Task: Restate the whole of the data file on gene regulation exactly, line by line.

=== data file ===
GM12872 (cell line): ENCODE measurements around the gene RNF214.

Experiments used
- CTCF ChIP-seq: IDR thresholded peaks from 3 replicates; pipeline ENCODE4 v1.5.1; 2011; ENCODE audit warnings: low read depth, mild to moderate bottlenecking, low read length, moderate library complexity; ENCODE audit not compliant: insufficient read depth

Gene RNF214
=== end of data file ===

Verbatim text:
GM12872 (cell line): ENCODE measurements around the gene RNF214.

Experiments used
- CTCF ChIP-seq: IDR thresholded peaks from 3 replicates; pipeline ENCODE4 v1.5.1; 2011; ENCODE audit warnings: low read depth, mild to moderate bottlenecking, low read length, moderate library complexity; ENCODE audit not compliant: insufficient read depth

Gene RNF214